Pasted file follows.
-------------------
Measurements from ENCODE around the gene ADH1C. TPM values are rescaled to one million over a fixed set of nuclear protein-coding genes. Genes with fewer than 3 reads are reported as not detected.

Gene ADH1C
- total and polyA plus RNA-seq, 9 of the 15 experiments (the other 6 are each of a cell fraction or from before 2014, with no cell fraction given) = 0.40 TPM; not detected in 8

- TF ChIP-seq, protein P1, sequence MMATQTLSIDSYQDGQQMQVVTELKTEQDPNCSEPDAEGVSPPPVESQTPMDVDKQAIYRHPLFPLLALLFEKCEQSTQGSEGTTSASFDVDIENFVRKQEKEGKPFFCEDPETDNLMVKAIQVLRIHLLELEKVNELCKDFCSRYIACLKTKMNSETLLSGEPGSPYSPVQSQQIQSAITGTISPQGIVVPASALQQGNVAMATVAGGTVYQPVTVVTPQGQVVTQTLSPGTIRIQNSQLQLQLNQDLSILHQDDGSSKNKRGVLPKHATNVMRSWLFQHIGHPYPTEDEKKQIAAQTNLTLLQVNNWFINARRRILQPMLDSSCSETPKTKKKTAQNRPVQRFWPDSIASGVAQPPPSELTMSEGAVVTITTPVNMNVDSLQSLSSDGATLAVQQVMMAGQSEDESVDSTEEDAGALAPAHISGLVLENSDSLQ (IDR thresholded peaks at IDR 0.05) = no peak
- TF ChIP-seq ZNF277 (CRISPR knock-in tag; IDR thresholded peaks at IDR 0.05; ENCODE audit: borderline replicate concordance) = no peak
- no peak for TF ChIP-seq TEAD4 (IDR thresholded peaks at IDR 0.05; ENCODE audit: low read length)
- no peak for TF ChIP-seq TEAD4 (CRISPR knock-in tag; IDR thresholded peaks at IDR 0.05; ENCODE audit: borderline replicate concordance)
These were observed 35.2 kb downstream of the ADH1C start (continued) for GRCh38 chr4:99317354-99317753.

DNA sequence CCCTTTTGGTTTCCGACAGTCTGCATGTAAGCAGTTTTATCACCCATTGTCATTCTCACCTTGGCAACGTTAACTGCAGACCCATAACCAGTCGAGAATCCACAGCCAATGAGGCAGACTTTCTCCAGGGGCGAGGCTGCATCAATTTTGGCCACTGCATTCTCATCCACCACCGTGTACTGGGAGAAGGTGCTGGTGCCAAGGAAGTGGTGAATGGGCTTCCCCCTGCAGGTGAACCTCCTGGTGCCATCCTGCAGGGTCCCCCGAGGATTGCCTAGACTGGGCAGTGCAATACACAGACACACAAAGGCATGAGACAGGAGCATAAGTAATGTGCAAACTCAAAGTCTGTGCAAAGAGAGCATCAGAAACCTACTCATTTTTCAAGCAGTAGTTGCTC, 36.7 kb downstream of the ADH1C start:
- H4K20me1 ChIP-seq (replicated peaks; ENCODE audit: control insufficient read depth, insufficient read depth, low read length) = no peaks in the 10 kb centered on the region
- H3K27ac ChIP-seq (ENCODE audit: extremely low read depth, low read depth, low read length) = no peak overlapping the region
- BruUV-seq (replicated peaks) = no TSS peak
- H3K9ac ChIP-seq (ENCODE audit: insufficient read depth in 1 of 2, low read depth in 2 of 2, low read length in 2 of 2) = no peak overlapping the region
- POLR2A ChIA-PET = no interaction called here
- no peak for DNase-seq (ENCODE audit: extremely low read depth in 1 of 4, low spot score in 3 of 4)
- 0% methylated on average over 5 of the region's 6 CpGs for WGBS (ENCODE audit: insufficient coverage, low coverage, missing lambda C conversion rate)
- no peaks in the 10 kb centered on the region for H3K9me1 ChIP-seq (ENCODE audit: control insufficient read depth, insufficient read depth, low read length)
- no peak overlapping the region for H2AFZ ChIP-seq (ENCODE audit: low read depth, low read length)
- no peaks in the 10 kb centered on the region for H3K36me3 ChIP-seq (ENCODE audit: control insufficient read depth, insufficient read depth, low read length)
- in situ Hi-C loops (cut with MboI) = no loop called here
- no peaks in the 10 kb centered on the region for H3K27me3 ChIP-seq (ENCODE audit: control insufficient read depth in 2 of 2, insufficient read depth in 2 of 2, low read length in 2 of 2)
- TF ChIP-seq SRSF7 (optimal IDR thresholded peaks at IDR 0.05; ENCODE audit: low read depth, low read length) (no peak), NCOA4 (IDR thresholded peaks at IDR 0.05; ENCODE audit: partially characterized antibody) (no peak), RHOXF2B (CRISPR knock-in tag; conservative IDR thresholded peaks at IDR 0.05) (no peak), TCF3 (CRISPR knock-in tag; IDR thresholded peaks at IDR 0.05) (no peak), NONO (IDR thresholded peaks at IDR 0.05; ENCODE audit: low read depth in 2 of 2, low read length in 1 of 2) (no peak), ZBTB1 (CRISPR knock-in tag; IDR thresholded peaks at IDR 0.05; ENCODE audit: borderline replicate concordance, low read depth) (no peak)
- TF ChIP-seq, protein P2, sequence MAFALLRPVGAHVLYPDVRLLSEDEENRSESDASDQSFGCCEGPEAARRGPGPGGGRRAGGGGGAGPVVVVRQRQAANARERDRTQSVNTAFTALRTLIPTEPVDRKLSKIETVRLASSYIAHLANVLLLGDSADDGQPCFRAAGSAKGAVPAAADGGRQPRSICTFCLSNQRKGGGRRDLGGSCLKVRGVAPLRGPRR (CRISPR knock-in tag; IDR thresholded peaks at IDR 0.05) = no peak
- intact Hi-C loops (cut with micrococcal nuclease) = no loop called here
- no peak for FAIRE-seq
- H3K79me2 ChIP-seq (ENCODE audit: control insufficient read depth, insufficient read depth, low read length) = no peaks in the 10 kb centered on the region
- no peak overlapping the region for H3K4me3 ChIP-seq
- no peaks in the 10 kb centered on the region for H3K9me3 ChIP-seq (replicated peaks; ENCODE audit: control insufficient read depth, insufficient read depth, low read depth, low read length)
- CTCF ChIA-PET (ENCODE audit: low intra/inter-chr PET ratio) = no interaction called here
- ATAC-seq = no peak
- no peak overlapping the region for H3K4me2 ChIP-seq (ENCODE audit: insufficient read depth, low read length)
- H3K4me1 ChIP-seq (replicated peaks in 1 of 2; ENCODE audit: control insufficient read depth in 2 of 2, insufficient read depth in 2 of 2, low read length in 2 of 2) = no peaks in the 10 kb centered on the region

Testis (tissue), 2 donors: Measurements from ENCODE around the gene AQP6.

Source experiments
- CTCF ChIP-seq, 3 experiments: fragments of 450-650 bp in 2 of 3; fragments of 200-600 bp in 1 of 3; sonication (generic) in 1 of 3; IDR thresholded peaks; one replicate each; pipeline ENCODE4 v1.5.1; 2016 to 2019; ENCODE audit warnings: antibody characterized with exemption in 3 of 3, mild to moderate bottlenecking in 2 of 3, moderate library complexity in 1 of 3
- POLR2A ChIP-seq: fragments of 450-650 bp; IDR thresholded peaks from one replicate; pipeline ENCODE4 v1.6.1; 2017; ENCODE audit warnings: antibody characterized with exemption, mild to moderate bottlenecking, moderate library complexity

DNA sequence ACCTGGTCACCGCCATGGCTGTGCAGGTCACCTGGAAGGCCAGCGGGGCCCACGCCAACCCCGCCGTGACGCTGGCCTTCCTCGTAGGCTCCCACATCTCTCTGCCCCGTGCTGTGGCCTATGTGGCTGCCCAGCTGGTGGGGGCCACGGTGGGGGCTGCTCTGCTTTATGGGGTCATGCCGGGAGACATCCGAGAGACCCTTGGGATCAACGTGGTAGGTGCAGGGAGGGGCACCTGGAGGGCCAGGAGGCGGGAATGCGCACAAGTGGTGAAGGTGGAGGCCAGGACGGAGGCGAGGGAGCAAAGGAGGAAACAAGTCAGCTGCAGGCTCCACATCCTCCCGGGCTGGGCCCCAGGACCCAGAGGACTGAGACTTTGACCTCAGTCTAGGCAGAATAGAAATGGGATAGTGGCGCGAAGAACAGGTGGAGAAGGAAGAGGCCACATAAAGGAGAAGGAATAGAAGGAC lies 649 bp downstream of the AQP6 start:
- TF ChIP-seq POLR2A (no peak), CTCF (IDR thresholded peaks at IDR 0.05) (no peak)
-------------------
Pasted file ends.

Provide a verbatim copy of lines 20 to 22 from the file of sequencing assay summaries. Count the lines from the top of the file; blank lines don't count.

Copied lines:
- in situ Hi-C loops (cut with MboI) = no loop called here
- no peaks in the 10 kb centered on the region for H3K27me3 ChIP-seq (ENCODE audit: control insufficient read depth in 2 of 2, insufficient read depth in 2 of 2, low read length in 2 of 2)
- TF ChIP-seq SRSF7 (optimal IDR thresholded peaks at IDR 0.05; ENCODE audit: low read depth, low read length) (no peak), NCOA4 (IDR thresholded peaks at IDR 0.05; ENCODE audit: partially characterized antibody) (no peak), RHOXF2B (CRISPR knock-in tag; conservative IDR thresholded peaks at IDR 0.05) (no peak), TCF3 (CRISPR knock-in tag; IDR thresholded peaks at IDR 0.05) (no peak), NONO (IDR thresholded peaks at IDR 0.05; ENCODE audit: low read depth in 2 of 2, low read length in 1 of 2) (no peak), ZBTB1 (CRISPR knock-in tag; IDR thresholded peaks at IDR 0.05; ENCODE audit: borderline replicate concordance, low read depth) (no peak)